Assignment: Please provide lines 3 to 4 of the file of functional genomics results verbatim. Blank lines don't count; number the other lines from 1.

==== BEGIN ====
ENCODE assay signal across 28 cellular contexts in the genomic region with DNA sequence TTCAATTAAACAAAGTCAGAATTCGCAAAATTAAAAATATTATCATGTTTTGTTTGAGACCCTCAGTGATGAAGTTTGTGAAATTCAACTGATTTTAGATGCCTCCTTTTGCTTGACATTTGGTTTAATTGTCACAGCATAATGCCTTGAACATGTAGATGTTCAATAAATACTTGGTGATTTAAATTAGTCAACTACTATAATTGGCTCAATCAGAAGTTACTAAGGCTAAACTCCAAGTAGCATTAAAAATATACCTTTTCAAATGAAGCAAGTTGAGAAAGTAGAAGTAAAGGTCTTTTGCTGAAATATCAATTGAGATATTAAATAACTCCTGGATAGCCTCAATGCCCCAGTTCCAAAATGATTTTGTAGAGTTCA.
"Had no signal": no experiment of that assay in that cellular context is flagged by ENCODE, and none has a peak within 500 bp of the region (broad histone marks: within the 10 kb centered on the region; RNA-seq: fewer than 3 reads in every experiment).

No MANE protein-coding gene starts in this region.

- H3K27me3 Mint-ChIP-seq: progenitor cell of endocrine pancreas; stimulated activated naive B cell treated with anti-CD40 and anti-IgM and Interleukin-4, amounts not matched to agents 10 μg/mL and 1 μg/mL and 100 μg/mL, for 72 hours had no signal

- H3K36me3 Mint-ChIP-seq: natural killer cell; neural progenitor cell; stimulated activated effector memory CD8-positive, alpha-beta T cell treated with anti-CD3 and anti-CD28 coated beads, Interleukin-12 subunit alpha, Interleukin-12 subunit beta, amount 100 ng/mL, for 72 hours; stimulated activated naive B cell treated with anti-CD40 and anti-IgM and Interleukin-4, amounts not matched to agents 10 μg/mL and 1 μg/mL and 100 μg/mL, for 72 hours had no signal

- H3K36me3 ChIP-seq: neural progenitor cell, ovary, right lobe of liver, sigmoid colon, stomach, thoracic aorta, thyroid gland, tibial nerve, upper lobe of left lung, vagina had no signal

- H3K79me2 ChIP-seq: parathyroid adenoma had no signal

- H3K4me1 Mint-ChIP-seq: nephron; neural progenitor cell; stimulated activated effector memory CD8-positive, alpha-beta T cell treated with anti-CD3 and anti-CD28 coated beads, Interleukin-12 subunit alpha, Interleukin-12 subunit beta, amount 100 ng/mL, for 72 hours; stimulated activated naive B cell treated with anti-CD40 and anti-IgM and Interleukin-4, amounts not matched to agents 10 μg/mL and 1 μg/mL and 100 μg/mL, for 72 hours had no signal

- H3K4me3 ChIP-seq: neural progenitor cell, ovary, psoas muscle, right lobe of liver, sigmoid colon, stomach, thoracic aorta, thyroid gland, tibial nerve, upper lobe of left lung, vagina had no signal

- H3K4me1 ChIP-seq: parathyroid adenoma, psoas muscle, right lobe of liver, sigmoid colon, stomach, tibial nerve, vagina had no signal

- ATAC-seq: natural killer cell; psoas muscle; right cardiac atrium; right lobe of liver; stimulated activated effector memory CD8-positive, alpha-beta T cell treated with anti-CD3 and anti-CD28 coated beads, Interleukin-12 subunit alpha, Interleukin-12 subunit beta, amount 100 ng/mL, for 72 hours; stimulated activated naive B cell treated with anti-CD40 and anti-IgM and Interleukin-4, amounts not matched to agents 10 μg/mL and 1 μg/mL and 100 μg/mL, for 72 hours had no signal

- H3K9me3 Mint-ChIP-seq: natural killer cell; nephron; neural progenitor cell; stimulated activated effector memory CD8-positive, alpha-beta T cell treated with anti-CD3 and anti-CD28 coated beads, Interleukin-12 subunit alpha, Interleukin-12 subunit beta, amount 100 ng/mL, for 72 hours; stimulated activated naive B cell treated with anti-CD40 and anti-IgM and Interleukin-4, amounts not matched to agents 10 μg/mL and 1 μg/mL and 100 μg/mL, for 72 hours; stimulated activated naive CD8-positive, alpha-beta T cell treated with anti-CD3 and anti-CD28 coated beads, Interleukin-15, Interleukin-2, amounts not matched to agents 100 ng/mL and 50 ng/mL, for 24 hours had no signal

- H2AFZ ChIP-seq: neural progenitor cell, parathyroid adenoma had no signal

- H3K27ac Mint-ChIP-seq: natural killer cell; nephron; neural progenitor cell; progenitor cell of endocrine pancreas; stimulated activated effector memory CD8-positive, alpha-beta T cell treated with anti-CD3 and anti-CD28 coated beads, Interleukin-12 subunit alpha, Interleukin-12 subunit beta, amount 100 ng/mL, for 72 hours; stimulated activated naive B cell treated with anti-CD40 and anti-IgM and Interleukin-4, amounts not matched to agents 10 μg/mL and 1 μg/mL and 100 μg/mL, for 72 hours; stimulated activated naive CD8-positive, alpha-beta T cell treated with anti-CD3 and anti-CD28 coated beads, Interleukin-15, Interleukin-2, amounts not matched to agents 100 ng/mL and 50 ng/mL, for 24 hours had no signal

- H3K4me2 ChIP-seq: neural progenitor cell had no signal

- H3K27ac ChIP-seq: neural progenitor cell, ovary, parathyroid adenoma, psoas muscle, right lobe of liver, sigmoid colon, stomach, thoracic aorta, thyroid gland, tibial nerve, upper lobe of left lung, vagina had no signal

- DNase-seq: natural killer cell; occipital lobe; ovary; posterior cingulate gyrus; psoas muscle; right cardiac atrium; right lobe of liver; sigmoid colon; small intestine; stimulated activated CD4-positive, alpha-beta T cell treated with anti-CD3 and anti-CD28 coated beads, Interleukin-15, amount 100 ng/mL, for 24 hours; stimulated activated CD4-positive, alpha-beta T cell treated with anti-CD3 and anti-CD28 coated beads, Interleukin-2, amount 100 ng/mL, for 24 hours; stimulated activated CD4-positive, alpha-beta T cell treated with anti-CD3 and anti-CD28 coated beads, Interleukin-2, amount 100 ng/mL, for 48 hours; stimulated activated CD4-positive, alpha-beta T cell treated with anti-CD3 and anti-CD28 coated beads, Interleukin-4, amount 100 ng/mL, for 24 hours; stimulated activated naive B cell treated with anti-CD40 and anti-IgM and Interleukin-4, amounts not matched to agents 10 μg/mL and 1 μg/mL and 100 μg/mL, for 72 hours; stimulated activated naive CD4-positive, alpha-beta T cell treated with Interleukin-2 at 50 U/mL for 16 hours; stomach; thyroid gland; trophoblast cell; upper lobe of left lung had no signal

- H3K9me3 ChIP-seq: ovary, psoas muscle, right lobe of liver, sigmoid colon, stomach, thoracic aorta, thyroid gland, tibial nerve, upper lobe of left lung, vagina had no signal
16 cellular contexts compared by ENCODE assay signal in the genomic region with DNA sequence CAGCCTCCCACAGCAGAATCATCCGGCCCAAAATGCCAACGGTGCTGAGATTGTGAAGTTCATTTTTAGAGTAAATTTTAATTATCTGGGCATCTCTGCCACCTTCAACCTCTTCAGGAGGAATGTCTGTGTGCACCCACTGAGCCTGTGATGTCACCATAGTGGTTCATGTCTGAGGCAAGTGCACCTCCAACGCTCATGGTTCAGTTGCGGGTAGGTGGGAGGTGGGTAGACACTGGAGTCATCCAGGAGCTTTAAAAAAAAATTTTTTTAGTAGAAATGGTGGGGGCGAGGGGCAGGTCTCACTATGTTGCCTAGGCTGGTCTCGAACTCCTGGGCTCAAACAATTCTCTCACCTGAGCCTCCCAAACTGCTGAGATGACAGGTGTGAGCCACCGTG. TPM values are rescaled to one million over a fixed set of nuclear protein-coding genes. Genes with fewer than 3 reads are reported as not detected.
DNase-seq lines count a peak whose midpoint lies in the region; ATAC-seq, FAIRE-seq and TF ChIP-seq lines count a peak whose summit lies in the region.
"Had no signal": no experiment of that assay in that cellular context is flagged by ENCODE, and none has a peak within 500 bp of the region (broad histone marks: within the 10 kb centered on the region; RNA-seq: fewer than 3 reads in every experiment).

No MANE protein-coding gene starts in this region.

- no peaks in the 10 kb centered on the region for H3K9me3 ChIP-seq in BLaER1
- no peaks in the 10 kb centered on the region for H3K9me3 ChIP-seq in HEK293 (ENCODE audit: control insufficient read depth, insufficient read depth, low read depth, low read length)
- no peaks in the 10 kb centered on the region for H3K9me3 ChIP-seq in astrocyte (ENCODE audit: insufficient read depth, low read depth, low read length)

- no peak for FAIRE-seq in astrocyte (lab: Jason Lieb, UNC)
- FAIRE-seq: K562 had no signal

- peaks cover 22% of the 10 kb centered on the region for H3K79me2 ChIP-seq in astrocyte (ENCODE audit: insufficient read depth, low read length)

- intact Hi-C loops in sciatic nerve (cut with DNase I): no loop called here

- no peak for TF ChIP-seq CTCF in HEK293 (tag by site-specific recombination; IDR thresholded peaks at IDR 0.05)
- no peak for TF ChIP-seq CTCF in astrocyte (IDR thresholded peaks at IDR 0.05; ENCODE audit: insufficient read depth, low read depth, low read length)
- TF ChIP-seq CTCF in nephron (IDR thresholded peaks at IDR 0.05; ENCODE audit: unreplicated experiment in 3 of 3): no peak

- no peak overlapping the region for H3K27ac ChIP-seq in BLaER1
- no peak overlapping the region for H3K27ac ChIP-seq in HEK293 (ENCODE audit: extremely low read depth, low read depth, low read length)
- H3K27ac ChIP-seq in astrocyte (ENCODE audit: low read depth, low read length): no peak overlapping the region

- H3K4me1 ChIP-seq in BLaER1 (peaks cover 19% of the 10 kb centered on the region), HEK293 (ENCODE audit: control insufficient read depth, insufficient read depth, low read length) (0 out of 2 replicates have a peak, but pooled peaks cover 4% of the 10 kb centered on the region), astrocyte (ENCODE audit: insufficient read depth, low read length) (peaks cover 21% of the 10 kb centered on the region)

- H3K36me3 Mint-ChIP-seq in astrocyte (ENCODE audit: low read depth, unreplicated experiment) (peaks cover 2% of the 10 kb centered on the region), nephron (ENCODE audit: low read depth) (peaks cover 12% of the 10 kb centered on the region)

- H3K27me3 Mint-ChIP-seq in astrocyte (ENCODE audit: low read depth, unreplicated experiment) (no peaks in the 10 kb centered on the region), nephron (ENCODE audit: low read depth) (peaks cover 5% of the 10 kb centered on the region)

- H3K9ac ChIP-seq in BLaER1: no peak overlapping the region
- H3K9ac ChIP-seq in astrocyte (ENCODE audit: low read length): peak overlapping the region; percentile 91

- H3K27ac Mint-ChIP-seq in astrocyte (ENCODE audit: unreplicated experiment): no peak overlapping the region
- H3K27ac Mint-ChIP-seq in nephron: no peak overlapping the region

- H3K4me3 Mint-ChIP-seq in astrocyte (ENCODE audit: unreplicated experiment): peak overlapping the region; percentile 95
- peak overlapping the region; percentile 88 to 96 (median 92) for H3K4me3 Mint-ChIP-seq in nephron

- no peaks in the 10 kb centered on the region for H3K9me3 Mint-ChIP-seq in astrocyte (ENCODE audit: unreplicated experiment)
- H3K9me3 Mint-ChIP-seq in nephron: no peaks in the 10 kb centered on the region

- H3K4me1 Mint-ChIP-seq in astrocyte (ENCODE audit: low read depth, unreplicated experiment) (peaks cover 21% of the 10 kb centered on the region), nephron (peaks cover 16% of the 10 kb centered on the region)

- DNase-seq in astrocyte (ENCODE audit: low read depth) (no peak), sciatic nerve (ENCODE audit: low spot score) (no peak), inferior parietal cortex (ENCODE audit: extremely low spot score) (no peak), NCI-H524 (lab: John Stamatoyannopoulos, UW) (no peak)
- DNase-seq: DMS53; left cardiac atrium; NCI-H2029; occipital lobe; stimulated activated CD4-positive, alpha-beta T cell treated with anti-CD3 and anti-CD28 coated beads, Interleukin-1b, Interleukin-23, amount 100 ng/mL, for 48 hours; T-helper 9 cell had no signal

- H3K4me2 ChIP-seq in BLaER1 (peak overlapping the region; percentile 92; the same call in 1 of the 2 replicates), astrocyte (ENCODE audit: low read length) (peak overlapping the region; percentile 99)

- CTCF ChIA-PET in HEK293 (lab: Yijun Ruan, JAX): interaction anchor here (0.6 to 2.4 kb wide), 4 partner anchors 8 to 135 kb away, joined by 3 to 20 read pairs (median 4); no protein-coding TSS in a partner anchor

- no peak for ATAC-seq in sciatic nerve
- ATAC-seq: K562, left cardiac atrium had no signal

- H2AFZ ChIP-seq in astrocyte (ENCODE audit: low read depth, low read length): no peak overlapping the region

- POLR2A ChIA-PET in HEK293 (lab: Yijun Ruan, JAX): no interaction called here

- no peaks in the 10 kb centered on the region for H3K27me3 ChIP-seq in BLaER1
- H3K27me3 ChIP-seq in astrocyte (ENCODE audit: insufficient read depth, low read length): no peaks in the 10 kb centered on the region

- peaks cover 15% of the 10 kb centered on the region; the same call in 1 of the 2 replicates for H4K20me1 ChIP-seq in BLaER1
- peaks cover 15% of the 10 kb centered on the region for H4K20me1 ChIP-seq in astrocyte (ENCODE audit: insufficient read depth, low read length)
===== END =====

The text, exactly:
No MANE protein-coding gene starts in this region.

- H3K27me3 Mint-ChIP-seq: progenitor cell of endocrine pancreas; stimulated activated naive B cell treated with anti-CD40 and anti-IgM and Interleukin-4, amounts not matched to agents 10 μg/mL and 1 μg/mL and 100 μg/mL, for 72 hours had no signal